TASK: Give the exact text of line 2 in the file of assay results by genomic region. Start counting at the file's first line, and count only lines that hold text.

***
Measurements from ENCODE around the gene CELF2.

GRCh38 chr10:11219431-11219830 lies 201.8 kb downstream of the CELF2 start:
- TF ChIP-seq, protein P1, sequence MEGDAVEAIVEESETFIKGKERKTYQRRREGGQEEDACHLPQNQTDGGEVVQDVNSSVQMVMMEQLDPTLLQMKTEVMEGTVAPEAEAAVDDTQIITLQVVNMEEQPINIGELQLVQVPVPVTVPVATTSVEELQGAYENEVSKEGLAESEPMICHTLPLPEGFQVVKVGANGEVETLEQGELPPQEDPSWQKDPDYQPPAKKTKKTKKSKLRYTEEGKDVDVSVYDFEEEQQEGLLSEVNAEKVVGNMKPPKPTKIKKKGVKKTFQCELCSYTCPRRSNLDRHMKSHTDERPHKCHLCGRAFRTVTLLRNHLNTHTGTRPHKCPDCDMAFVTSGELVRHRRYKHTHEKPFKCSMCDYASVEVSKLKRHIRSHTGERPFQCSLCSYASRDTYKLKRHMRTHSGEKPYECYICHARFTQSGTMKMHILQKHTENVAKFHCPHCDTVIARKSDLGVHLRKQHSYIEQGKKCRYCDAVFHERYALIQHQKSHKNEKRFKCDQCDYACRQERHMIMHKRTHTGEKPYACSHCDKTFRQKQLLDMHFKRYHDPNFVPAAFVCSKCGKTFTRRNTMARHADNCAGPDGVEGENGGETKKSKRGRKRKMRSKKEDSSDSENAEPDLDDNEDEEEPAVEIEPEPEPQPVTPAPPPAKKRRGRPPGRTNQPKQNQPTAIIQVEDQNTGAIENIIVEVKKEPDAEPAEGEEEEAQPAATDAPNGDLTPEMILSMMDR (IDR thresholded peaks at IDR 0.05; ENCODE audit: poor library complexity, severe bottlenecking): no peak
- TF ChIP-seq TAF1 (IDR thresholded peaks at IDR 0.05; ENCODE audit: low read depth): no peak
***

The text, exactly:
GRCh38 chr10:11219431-11219830 lies 201.8 kb downstream of the CELF2 start: